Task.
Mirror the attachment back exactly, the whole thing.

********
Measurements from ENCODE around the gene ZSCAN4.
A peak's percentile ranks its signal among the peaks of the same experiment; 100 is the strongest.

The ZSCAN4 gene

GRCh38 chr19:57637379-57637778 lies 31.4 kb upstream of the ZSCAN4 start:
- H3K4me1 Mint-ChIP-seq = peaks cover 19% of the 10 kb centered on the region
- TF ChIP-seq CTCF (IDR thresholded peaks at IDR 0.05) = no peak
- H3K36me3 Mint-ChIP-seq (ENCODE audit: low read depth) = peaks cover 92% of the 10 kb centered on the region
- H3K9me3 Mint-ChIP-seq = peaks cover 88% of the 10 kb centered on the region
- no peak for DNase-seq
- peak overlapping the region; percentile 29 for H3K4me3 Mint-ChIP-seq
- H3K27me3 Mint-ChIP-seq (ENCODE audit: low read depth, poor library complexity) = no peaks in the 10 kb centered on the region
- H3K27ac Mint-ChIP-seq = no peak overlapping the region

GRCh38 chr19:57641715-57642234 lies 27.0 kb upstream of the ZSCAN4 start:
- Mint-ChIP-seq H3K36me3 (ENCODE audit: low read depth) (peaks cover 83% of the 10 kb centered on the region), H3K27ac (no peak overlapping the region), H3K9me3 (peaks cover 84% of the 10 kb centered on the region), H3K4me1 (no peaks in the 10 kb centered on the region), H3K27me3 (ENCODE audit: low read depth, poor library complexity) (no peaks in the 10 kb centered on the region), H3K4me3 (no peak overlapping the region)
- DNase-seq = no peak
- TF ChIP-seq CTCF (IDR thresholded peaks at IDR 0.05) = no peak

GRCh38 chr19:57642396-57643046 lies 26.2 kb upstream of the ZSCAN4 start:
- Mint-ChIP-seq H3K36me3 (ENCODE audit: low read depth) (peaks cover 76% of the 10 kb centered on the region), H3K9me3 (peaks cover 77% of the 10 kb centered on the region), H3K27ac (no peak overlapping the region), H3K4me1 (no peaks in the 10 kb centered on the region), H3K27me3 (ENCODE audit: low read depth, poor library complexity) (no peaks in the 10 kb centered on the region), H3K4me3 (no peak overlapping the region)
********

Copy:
Measurements from ENCODE around the gene ZSCAN4.
A peak's percentile ranks its signal among the peaks of the same experiment; 100 is the strongest.

The ZSCAN4 gene

GRCh38 chr19:57637379-57637778 lies 31.4 kb upstream of the ZSCAN4 start:
- H3K4me1 Mint-ChIP-seq = peaks cover 19% of the 10 kb centered on the region
- TF ChIP-seq CTCF (IDR thresholded peaks at IDR 0.05) = no peak
- H3K36me3 Mint-ChIP-seq (ENCODE audit: low read depth) = peaks cover 92% of the 10 kb centered on the region
- H3K9me3 Mint-ChIP-seq = peaks cover 88% of the 10 kb centered on the region
- no peak for DNase-seq
- peak overlapping the region; percentile 29 for H3K4me3 Mint-ChIP-seq
- H3K27me3 Mint-ChIP-seq (ENCODE audit: low read depth, poor library complexity) = no peaks in the 10 kb centered on the region
- H3K27ac Mint-ChIP-seq = no peak overlapping the region

GRCh38 chr19:57641715-57642234 lies 27.0 kb upstream of the ZSCAN4 start:
- Mint-ChIP-seq H3K36me3 (ENCODE audit: low read depth) (peaks cover 83% of the 10 kb centered on the region), H3K27ac (no peak overlapping the region), H3K9me3 (peaks cover 84% of the 10 kb centered on the region), H3K4me1 (no peaks in the 10 kb centered on the region), H3K27me3 (ENCODE audit: low read depth, poor library complexity) (no peaks in the 10 kb centered on the region), H3K4me3 (no peak overlapping the region)
- DNase-seq = no peak
- TF ChIP-seq CTCF (IDR thresholded peaks at IDR 0.05) = no peak

GRCh38 chr19:57642396-57643046 lies 26.2 kb upstream of the ZSCAN4 start:
- Mint-ChIP-seq H3K36me3 (ENCODE audit: low read depth) (peaks cover 76% of the 10 kb centered on the region), H3K9me3 (peaks cover 77% of the 10 kb centered on the region), H3K27ac (no peak overlapping the region), H3K4me1 (no peaks in the 10 kb centered on the region), H3K27me3 (ENCODE audit: low read depth, poor library complexity) (no peaks in the 10 kb centered on the region), H3K4me3 (no peak overlapping the region)